I recently tried searching for some verification to this theory, or at least fellow holders of this opinion. To my surprise, I found none. Stevens himself did not give this as an explanation, but I assume it would have been an embarrassing admission the higher Youtube's popularity soared. When asked, he claimed some Internet mavens actually gave him positive feedback for the tube description (equating tubes with "pipes"). Sadly, we can't ask him anymore.
Are you a fellow U-tube-theorist?
Do you know of any?
Alternatively, can you clearly refute this theory?
During my growing years the answer to this question seemed to be 200 meters: the second half of the 200 meter race has no start to slow it down, and apparently the runner's battery is still charged enough for the entire 200 meters. The record for 200m was continuously under twice that of 100m. Michael Johnson's 0.34-second world record improvement in the Atlanta games in 1996 could only convince me further.
Over the last few years, however, the situation has been reversed. The 100m record is 9.572 seconds, while the 200m record is at 19.19, half of which is 9.595, slower than the 100m record. Moreover, both were made by the same runner, Usain Bolt. I looked into the situation in the last 45-or-so years, since just before the accurate automatic measurement was introduced, and it turns out that even though most of the time the halved 200m record was better than the 100m record, there were several transitions from one state of affairs to the other.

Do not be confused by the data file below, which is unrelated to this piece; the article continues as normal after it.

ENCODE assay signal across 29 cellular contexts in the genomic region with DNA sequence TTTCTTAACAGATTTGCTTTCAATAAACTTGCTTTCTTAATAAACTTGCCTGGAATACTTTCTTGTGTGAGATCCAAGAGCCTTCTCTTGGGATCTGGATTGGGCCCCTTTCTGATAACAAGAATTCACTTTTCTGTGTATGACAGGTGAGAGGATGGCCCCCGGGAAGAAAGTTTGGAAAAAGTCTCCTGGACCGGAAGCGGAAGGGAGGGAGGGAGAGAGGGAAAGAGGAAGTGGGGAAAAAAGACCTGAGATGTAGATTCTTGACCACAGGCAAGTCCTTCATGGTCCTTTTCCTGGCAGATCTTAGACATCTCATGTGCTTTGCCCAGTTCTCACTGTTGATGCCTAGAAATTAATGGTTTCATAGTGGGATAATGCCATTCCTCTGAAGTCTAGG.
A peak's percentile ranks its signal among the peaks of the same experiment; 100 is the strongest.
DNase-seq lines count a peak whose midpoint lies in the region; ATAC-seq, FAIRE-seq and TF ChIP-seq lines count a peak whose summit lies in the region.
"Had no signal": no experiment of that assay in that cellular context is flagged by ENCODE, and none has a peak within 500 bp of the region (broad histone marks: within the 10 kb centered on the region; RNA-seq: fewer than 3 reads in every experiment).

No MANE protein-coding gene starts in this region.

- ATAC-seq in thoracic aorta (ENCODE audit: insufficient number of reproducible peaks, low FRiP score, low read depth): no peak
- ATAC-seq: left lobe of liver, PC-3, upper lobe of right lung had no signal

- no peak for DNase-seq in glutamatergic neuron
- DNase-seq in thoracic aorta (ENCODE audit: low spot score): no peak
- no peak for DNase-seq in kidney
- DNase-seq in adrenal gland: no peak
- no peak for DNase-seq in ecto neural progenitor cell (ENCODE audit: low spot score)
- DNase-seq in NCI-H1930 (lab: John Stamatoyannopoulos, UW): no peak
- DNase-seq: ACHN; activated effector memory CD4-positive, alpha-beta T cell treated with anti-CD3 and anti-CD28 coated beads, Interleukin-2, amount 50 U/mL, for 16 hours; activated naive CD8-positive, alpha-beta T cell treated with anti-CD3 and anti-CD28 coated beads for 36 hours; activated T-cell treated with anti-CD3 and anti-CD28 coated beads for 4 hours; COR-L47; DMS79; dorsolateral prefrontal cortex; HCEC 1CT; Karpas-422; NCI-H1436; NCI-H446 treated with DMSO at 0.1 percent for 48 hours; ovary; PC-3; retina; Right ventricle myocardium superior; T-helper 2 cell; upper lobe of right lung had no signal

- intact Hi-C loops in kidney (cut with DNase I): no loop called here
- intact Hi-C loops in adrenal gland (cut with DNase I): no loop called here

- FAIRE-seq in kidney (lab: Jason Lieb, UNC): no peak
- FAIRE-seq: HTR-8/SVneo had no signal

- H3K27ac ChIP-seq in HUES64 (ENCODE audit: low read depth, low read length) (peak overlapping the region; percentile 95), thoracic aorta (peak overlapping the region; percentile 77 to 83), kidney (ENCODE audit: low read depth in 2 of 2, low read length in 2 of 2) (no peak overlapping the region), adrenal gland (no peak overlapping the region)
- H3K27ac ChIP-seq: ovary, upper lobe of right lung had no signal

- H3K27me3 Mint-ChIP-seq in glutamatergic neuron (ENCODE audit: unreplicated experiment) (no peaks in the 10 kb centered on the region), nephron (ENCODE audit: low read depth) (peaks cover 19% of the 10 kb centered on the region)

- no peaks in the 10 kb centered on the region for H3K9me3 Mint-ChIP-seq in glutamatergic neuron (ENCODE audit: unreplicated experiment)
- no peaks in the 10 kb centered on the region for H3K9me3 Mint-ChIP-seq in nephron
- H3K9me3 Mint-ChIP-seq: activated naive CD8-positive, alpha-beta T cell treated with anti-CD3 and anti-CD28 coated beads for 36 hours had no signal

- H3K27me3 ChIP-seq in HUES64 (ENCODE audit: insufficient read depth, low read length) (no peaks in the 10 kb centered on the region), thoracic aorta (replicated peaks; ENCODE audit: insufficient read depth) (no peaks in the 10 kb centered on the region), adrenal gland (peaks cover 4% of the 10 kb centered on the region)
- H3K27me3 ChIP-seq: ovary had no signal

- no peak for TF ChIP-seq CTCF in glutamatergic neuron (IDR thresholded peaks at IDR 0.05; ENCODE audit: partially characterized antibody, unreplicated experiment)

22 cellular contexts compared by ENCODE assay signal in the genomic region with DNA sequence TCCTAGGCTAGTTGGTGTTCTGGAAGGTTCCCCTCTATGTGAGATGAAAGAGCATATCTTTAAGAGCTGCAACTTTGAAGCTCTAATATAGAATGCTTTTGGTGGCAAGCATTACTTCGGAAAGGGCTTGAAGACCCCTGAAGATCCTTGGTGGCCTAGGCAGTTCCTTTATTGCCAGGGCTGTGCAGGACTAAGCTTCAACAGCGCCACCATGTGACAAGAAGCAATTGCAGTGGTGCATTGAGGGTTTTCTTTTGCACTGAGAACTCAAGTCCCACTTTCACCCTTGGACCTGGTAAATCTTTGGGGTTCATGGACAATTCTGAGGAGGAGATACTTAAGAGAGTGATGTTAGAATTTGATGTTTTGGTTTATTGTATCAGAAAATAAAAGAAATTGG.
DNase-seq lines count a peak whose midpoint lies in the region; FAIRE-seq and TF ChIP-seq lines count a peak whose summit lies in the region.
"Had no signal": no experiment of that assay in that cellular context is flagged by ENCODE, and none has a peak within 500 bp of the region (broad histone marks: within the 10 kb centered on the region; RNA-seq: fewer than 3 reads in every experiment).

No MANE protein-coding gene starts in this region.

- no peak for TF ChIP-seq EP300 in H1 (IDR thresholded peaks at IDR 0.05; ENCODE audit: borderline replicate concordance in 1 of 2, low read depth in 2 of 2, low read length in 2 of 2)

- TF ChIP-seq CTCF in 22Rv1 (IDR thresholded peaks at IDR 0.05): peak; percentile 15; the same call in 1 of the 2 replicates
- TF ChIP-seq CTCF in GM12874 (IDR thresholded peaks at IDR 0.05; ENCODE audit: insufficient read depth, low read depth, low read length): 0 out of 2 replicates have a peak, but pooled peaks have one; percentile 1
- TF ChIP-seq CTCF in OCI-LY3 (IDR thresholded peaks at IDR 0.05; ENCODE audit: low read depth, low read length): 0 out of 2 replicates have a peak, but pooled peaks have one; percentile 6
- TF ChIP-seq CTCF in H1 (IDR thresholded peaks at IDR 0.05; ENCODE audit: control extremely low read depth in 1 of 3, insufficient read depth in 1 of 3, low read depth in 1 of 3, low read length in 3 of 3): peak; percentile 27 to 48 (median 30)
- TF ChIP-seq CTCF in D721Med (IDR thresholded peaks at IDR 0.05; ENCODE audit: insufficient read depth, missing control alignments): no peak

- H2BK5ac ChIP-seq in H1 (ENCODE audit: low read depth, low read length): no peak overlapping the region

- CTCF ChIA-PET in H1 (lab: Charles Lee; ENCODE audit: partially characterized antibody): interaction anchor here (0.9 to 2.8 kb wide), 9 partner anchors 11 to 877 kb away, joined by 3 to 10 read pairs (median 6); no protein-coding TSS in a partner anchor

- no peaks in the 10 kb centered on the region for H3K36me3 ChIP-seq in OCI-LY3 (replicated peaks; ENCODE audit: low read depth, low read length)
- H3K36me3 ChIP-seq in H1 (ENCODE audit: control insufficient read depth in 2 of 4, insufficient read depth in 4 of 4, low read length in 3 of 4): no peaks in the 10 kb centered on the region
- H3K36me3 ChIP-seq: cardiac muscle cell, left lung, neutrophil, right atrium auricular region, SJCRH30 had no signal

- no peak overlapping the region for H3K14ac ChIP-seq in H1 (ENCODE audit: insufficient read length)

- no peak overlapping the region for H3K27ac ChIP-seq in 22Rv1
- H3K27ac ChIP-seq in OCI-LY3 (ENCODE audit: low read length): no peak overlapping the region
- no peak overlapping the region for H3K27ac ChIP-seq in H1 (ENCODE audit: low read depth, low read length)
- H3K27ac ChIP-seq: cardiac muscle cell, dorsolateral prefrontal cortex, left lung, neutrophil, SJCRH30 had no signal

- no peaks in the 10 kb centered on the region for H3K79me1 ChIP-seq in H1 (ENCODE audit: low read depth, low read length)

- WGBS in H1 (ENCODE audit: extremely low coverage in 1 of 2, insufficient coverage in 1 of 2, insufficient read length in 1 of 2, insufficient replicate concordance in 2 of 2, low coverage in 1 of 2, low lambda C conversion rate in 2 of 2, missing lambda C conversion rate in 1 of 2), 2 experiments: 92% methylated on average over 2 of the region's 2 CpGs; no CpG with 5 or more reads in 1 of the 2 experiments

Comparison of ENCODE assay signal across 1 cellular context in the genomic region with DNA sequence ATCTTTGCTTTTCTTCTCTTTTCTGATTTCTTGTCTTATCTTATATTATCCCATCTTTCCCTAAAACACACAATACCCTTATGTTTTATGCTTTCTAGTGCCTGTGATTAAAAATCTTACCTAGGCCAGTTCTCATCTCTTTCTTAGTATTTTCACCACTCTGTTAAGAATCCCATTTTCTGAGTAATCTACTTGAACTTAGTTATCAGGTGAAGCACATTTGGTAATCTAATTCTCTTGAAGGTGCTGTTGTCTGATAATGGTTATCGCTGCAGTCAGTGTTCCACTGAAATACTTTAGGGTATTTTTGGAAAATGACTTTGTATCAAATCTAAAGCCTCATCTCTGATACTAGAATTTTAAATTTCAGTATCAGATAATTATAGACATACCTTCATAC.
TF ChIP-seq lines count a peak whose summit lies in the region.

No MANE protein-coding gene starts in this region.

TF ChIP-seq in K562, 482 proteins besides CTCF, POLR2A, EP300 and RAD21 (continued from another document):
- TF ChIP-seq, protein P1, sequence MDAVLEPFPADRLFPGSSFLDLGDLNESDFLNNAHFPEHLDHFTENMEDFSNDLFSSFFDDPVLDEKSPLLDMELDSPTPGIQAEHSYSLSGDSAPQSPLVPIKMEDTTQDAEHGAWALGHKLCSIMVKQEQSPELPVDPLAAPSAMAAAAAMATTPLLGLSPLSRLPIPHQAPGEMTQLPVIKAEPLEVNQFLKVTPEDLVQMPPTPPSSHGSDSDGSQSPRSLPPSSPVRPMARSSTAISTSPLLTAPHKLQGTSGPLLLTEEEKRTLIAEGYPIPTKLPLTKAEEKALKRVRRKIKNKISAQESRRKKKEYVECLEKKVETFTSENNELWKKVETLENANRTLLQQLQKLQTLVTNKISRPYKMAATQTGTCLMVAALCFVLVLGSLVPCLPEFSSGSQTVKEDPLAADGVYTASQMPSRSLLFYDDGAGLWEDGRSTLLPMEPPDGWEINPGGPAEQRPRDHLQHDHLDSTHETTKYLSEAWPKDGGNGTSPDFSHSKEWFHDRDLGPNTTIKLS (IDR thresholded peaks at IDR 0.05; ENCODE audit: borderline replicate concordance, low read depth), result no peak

Can anybody help me with this? How can it be that there's no definite physiological answer to this question? Is there a known "ideal distance" which balances the slowdown of the start with the slowdown of fatigue? Or does it depend on the strength and expertise of contemporary runners?
After unsuccessfully trying to embed the Googledocs-provided html in WordPress, here's a print screen of the largest-scale chart below, and here's a link to the spreadsheet with the data and a "playable" chart. Each data point is where either a new 100m or 200m record was set, and the y-axis represents the difference between the two. A rise is a new 200m record, a fall is a new 100m record.